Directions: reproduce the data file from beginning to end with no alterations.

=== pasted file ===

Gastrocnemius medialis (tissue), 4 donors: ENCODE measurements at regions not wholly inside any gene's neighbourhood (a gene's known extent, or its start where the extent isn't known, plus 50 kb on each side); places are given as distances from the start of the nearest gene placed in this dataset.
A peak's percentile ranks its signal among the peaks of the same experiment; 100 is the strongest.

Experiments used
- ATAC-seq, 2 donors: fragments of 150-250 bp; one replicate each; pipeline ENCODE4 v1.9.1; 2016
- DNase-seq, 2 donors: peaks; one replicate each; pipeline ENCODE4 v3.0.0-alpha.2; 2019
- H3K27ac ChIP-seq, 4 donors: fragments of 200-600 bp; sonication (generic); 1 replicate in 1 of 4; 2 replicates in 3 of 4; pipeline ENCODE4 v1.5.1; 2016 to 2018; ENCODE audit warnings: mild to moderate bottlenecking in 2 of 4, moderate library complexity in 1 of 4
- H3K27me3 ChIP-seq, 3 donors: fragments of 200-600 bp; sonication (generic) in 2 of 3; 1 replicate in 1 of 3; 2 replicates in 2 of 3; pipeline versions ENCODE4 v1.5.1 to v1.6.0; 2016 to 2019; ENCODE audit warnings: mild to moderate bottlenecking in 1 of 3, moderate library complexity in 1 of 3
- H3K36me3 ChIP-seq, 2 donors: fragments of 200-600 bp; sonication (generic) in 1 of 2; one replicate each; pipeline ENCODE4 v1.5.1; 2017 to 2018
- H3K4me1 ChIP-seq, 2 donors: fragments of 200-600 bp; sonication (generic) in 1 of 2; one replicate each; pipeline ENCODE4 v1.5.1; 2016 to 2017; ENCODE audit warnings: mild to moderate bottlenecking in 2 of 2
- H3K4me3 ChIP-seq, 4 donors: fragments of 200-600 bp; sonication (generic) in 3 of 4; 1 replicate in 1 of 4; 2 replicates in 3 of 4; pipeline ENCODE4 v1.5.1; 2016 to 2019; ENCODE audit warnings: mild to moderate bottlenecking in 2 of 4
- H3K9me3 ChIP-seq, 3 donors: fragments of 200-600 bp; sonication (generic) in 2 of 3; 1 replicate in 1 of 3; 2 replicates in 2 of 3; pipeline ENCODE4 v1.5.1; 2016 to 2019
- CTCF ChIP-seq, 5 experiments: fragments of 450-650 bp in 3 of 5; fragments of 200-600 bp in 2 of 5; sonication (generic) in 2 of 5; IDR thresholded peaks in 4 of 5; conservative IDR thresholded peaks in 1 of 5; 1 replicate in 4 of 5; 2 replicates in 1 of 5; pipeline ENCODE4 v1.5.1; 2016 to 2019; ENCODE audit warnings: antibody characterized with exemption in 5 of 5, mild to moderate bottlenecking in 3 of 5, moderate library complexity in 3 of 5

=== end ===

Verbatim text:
Gastrocnemius medialis (tissue), 4 donors: ENCODE measurements at regions not wholly inside any gene's neighbourhood (a gene's known extent, or its start where the extent isn't known, plus 50 kb on each side); places are given as distances from the start of the nearest gene placed in this dataset.
A peak's percentile ranks its signal among the peaks of the same experiment; 100 is the strongest.

Experiments used
- ATAC-seq, 2 donors: fragments of 150-250 bp; one replicate each; pipeline ENCODE4 v1.9.1; 2016
- DNase-seq, 2 donors: peaks; one replicate each; pipeline ENCODE4 v3.0.0-alpha.2; 2019
- H3K27ac ChIP-seq, 4 donors: fragments of 200-600 bp; sonication (generic); 1 replicate in 1 of 4; 2 replicates in 3 of 4; pipeline ENCODE4 v1.5.1; 2016 to 2018; ENCODE audit warnings: mild to moderate bottlenecking in 2 of 4, moderate library complexity in 1 of 4
- H3K27me3 ChIP-seq, 3 donors: fragments of 200-600 bp; sonication (generic) in 2 of 3; 1 replicate in 1 of 3; 2 replicates in 2 of 3; pipeline versions ENCODE4 v1.5.1 to v1.6.0; 2016 to 2019; ENCODE audit warnings: mild to moderate bottlenecking in 1 of 3, moderate library complexity in 1 of 3
- H3K36me3 ChIP-seq, 2 donors: fragments of 200-600 bp; sonication (generic) in 1 of 2; one replicate each; pipeline ENCODE4 v1.5.1; 2017 to 2018
- H3K4me1 ChIP-seq, 2 donors: fragments of 200-600 bp; sonication (generic) in 1 of 2; one replicate each; pipeline ENCODE4 v1.5.1; 2016 to 2017; ENCODE audit warnings: mild to moderate bottlenecking in 2 of 2
- H3K4me3 ChIP-seq, 4 donors: fragments of 200-600 bp; sonication (generic) in 3 of 4; 1 replicate in 1 of 4; 2 replicates in 3 of 4; pipeline ENCODE4 v1.5.1; 2016 to 2019; ENCODE audit warnings: mild to moderate bottlenecking in 2 of 4
- H3K9me3 ChIP-seq, 3 donors: fragments of 200-600 bp; sonication (generic) in 2 of 3; 1 replicate in 1 of 3; 2 replicates in 2 of 3; pipeline ENCODE4 v1.5.1; 2016 to 2019
- CTCF ChIP-seq, 5 experiments: fragments of 450-650 bp in 3 of 5; fragments of 200-600 bp in 2 of 5; sonication (generic) in 2 of 5; IDR thresholded peaks in 4 of 5; conservative IDR thresholded peaks in 1 of 5; 1 replicate in 4 of 5; 2 replicates in 1 of 5; pipeline ENCODE4 v1.5.1; 2016 to 2019; ENCODE audit warnings: antibody characterized with exemption in 5 of 5, mild to moderate bottlenecking in 3 of 5, moderate library complexity in 3 of 5